There is nothing more satisfying than having your own garden. The pleasures of watching things grow--whether flowers or vegetables--is a good source of relaxation and can bring fresh food to your table. Whether you are planning a garden in the country, are a city dweller with limited space, there are a few things you need to know.
Pick the Right Spot
Look at the plot where you wish to grow your garden. Determine the hours of sunlight it receives. For example, if planning on growing tomatoes, they need a minimum of 6 to 8 hours of sunlight a day. Will your garden be in the shade most of the day? Determine this before beginning to plan.
Plan Your Layout
Plan your garden so that each different plant gets its own special needs met. If at all possible, lay out the garden so that the rows face the east. This way, taller plants such as corn will not shade out lower growing plants such as green beans or peas. All plants receive the same hours of sunlight each day. Make a sketch of how you think your garden should look.
TIP: Our expert gardening advisor, Rachel Klein adds, “Herbs are a great addition to any vegetable garden. Most are very easy to grow, and many are hardy perennials, meaning you won't have to worry about buying them every year.”
Test Your Soil
Know your earth. Is it sandy, loam, or clay? Each type of soil has special needs to grow plants, and loamy soil is the optimum condition. Check the pH balance of your soil by buying a home test at a garden center. It is easy to do. Soil is classified in three categories-- sweet, sour, and bitter. Ideally, soil that is in correct PH balance is considered sweet. If too acidic, it is considered to be sour. If too alkaline, it is considered bitter. Although plants will grow in soil not correctly balanced, you never achieve optimum results by not checking and adjusting the PH balance of your soil.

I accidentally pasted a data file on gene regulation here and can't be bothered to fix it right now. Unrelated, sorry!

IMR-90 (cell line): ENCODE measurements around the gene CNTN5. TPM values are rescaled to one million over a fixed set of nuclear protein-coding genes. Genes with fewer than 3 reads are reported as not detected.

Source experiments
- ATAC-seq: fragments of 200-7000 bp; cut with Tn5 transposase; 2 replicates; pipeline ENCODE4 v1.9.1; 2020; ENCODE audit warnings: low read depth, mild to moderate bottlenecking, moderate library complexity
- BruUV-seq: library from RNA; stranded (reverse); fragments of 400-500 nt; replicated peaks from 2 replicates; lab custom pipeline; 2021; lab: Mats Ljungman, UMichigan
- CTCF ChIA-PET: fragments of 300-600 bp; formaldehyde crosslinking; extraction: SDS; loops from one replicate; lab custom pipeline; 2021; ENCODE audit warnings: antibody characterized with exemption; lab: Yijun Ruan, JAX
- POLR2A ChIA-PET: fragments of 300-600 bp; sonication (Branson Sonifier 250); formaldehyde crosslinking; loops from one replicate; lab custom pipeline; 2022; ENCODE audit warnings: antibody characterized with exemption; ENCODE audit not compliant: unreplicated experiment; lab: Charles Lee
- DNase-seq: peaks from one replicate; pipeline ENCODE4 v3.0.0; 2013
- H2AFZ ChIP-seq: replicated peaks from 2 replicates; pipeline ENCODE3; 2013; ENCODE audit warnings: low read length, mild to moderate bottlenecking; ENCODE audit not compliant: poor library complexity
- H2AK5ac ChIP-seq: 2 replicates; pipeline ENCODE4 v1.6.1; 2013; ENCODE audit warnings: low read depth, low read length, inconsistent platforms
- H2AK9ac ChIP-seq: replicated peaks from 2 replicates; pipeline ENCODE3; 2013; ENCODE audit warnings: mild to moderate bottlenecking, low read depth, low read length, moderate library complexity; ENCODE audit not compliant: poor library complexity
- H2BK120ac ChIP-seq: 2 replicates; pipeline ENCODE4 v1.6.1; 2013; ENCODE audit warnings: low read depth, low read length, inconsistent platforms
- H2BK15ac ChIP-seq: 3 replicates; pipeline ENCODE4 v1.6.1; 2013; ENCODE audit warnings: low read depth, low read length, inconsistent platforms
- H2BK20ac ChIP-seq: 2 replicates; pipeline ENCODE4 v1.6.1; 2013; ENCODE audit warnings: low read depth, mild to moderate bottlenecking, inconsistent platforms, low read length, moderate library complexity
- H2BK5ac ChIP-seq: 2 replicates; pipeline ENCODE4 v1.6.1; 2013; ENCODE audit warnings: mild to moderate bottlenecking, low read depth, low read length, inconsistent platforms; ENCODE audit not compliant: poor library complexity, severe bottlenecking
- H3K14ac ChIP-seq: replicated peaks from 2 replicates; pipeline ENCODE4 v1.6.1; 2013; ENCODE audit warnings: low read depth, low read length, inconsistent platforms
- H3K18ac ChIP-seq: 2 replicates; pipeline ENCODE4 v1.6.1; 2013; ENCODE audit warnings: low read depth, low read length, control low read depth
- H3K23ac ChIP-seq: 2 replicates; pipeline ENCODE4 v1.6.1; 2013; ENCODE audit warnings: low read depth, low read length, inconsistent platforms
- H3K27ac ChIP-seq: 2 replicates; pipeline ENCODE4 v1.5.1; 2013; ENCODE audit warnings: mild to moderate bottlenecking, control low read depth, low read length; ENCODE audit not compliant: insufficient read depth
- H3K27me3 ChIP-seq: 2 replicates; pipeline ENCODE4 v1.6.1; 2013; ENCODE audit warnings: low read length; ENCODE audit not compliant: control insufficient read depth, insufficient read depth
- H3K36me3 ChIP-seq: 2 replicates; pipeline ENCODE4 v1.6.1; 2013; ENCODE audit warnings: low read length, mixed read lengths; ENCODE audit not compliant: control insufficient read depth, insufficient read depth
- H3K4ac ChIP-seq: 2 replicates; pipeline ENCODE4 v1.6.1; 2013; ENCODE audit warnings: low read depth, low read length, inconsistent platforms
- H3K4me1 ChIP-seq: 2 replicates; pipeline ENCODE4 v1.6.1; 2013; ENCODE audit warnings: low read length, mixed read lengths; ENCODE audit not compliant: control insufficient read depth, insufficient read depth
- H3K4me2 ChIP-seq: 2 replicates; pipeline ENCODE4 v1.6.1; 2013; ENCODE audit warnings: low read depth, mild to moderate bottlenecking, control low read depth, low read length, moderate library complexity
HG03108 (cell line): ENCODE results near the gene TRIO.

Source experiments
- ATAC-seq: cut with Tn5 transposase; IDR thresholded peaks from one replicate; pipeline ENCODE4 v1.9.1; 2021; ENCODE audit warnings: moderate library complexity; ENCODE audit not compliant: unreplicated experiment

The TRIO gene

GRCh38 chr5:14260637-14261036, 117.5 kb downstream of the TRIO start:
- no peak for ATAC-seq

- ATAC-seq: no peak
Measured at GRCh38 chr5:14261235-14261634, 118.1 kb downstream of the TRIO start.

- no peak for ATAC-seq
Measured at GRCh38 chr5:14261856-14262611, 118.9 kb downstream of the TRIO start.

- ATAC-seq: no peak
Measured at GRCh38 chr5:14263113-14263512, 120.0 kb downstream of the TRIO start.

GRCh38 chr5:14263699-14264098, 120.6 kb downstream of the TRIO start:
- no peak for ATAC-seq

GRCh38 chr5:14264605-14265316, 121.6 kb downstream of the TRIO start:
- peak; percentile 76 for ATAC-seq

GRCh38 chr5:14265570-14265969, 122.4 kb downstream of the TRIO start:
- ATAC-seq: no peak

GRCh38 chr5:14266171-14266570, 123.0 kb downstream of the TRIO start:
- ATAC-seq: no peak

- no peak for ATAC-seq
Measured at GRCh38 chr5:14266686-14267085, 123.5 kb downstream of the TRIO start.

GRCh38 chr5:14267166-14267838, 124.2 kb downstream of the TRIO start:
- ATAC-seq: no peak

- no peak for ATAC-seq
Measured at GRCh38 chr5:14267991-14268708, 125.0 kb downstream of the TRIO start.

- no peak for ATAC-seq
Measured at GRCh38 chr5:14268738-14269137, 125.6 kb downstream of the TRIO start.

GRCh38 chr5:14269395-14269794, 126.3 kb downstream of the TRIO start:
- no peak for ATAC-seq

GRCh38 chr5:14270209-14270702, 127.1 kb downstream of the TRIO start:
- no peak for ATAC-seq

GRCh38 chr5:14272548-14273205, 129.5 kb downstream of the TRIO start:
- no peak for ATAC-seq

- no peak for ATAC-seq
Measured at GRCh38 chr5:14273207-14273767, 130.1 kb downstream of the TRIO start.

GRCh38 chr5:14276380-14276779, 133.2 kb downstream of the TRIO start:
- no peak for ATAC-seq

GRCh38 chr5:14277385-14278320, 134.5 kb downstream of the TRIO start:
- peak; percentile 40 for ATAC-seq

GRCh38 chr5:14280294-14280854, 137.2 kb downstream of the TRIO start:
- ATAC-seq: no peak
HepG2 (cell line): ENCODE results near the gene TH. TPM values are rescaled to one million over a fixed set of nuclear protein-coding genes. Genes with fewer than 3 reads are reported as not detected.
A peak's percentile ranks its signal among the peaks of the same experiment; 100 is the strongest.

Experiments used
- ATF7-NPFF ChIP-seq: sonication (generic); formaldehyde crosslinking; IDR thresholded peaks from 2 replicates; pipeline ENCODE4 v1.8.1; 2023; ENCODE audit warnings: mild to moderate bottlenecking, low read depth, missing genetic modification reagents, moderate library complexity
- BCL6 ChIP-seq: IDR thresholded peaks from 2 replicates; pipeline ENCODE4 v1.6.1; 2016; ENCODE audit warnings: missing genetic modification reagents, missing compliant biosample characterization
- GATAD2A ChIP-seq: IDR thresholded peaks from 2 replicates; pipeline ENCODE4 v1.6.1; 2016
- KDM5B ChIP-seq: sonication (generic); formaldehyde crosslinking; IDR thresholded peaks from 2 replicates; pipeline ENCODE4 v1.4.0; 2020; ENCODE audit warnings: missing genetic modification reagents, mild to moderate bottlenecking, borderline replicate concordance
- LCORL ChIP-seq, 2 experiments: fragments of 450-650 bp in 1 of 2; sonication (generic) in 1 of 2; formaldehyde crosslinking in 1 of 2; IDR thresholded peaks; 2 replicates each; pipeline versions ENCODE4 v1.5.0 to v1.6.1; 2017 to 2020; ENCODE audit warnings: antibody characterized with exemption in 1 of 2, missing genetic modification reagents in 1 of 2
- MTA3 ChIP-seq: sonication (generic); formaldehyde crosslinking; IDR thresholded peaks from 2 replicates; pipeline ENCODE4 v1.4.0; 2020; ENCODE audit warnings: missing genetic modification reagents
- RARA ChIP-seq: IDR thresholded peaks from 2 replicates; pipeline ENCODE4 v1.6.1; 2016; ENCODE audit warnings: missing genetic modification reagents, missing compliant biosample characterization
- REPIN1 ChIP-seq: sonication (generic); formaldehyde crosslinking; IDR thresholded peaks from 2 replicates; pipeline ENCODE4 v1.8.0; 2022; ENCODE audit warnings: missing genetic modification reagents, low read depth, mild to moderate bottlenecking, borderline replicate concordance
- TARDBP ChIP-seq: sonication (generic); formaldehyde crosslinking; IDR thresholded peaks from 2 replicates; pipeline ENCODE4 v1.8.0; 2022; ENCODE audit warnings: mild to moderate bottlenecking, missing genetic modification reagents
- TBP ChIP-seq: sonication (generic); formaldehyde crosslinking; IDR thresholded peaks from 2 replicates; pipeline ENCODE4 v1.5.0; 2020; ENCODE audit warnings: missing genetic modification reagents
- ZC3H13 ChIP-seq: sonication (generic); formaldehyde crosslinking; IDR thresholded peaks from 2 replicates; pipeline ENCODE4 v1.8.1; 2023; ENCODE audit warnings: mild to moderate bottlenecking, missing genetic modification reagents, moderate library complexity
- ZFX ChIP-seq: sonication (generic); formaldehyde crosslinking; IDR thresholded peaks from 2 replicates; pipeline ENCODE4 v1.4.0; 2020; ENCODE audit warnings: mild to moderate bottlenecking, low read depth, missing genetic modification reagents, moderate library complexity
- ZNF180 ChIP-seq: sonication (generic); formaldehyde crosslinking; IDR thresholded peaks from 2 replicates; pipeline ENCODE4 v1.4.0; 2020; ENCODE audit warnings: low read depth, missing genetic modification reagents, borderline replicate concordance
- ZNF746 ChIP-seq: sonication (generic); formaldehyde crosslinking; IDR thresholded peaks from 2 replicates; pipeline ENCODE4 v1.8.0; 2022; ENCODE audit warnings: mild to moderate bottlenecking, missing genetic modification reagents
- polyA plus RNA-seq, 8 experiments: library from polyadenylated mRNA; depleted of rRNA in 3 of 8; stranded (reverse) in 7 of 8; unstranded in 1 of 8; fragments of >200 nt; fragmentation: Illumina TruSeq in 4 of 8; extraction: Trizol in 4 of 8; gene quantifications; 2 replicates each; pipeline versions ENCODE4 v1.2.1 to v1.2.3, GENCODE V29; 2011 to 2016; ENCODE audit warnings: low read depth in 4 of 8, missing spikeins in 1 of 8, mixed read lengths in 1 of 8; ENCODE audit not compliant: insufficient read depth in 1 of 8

TIP: Rachel adds, “Also, different plants grow ideally in different soil conditions. Blueberries, for example, grow best in acidic soil whereas beets and broccoli like alkaline conditions.”
Prep the Soil in the Fall
Prepare the garden plot in the fall. Plow your garden plot, or use a rototiller to churn the earth. This allows the winter frost to break up soil clumps into a good soil base during winter months. By doing this, in the spring all you need to do is rake over the plot, removing stones and any possible clumps of sod, or just use a rototiller to prep the soil for planting.
Start Your Seeds in Winter
Start your plants yourself during late winter. This is fun to do, and a good chance for children to learn how plants grow. Many stores sell seed packets, and starting instructions will be on the label. Most stores generally begin to display seed packets around the first of February. You will need seed trays, soil, and either a sunny window or a sun lamp.
Select Healthy Plants
If you choose to buy your plants from a nursery, look for plants that are green and fresh looking, have buds forming on them, and are not tall and spindly. Avoid plants with open flowers or fruit on them. This is a time when smaller is better. Plants that are large have had a diet high in nitrogen, and will be shocked more than smaller plants when transplanting to the garden. Avoid plants that show any sign of disease. Although plants sold in larger containers are usually more expensive than those in cell packs, potted plants will have stronger root structure and will probably transplant better.